TonB-dependent outer-membrane proteins of Pseudomonas fluorescens : diverse and redundant roles in iron acquisition Public Deposited

http://ir.library.oregonstate.edu/concern/graduate_thesis_or_dissertations/ks65hg16v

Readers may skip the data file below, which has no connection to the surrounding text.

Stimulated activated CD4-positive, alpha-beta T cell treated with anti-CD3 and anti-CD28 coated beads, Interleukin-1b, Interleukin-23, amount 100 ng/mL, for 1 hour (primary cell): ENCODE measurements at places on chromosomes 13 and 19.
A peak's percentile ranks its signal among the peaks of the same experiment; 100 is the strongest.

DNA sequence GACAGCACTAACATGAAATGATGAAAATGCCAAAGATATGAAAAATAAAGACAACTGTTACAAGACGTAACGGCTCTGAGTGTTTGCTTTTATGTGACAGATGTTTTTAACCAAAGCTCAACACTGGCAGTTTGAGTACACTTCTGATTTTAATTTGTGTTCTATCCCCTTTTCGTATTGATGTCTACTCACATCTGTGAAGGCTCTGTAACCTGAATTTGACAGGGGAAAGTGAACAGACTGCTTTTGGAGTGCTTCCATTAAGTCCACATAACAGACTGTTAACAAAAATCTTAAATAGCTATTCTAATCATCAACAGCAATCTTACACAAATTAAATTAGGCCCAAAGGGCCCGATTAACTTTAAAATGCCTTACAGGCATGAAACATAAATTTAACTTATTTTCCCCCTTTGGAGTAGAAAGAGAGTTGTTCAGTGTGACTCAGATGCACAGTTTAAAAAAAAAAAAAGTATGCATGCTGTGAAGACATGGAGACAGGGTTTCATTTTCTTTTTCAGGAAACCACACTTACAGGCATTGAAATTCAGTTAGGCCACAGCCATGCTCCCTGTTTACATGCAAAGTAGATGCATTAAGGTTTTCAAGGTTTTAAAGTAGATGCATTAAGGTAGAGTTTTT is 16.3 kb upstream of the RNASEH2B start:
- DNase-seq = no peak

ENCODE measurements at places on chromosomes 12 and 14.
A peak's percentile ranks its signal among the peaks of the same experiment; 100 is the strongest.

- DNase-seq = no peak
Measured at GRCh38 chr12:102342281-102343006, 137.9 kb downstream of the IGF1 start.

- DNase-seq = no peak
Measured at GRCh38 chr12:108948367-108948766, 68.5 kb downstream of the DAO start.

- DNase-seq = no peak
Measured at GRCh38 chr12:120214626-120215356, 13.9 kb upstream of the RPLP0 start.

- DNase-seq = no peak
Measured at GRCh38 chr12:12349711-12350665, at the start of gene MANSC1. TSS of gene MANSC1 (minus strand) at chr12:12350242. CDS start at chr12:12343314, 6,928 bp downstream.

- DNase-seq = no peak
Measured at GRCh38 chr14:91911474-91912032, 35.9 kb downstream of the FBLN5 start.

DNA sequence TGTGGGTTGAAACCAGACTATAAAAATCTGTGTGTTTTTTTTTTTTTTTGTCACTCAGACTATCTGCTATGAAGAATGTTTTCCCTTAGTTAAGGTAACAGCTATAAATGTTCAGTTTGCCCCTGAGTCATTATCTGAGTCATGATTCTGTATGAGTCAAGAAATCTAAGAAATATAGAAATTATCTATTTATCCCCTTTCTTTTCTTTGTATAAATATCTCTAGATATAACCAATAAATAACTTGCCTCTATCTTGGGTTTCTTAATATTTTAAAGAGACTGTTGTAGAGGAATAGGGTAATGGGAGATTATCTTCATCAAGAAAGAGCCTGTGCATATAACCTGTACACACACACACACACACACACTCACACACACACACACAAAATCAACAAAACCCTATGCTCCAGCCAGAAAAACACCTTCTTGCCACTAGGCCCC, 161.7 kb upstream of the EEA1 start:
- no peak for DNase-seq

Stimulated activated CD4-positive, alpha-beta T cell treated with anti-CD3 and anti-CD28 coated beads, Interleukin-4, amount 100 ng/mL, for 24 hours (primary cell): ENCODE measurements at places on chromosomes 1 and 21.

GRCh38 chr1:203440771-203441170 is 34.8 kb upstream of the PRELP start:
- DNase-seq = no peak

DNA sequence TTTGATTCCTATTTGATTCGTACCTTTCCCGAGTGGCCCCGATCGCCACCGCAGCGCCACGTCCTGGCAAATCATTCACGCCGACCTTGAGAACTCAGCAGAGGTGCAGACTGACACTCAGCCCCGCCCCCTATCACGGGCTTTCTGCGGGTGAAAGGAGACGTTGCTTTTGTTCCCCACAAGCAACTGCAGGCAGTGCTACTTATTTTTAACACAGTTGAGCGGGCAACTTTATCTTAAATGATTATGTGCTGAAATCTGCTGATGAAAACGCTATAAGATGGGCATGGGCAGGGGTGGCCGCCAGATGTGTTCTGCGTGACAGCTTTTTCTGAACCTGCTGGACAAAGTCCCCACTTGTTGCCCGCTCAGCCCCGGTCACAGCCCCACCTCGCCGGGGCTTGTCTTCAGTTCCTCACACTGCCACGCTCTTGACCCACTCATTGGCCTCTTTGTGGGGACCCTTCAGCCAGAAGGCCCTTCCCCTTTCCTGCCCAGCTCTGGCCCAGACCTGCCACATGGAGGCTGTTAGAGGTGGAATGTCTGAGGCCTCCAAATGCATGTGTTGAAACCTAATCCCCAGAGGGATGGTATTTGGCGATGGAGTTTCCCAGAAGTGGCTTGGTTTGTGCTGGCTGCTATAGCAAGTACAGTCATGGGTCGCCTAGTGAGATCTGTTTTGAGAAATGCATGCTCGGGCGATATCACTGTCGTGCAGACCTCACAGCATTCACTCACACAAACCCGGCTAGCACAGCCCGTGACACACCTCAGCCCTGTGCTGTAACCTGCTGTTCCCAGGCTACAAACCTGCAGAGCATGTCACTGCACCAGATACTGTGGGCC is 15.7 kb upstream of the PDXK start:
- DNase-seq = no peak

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  • Pseudomonas is a diverse genus of Gram-negative bacteria that includes pathogens of plants, insects, and humans as well as environmental strains with no known pathogenicity. Pseudomonas fluorescens itself encompasses a heterologous group of bacteria that are prevalent in soil and on foliar and root surfaces of plants. Some strains of P. fluorescens suppress plant diseases and the genomic sequences of many biological control strains are now available. I used a combination of bioinformatic and phylogenetic analyses along with mutagenesis and biological assays to identify and compare the TonB-dependent outer-membrane proteins (TBDPs) of ten plant-associated strains of P. fluorescens and related species. TBDPs are common in Gram-negative bacteria, functioning in the uptake of ferric-siderophore complexes and other substrates into the cell. I identified 14 to 45 TBDRs in each strain of P. fluorescens or P. chlororaphis. Collectively, the ten strains have 317 TBDPs, which were grouped into 84 types based upon sequence similarity and phylogeny. As many as 13 TBDPs are unique to a single strain and some show evidence of horizontal gene transfer. Putative functions in the uptake of diverse groups of microbial siderophores, sulfur-esters, and other substrates were assigned to 28 of these TBDP types based on similarity to characterized orthologs from other Pseudomonas species. Redundancy of TBDP function was evident in certain strains of P. fluorescens, especially Pf-5, which has three TBDPs for ferrichrome/ferrioxamine uptake, two for ferric-citrate uptake and three for heme uptake. Five TBDP types are present in all ten strains, and putative functions in heme, ferrichrome, cobalamin, and copper/zinc uptake were assigned to four of the conserved TBDPs. The fluorescent pseudomonads are characterized by the production of pyoverdine siderophores, which are responsible for the diffusible UV fluorescence of these bacteria. Each of the ten plant-associated strains of P. fluorescens or P. chlororaphis has three to six TBDPs with putative roles in ferric-pyoverdine uptake (Fpv). To confirm the roles of the six Fpv outer membrane proteins in P. fluorescens Pf-5, I introduced deletions into each of the six fpv genes in this strain and evaluated the mutants and the parental strain for heterologous pyoverdine uptake. I identified at least one ferric-pyoverdine that was taken up by each of the six Fpv outer-membrane proteins of Pf-5. By comparing the ferric-pyoverdine uptake assay results to a phylogenetic analysis of the Fpv outer-membrane proteins, I observed that phylogenetically-related Fpv outer-membrane proteins take up structurally-related pyoverdines. I then expanded the phylogenetic analysis to include nine other strains within the P. fluorescens group, and identified five additional types of Fpv outer-membrane proteins. Using the characterized Fpv outer-membrane proteins of Pf-5 as a reference, pyoverdine substrates were predicted for many of the Fpv outer-membrane proteins in the nine other strains. Redundancy of Fpv function was evident in Pf-5, as some pyoverdines were recognized by more than one Fpv. It is apparent that heterologous pyoverdine recognition is a conserved feature, giving these ten strains flexibility in acquiring iron from the environment. Overall, the TBDPs of the P. fluorescens group are a functionally diverse set of structurally-related proteins present in high numbers in many strains. While putative functions have been assigned to a subset of the proteins, the functions of most TBDPs remain unknown, providing targets for further investigations into nutrient uptake by P. fluorescens spp.. The work presented here provides a template for future studies using a combination of bioinformatic, phylogenetic, and molecular genetic approaches to predict and analyze the function of these TBDPs.
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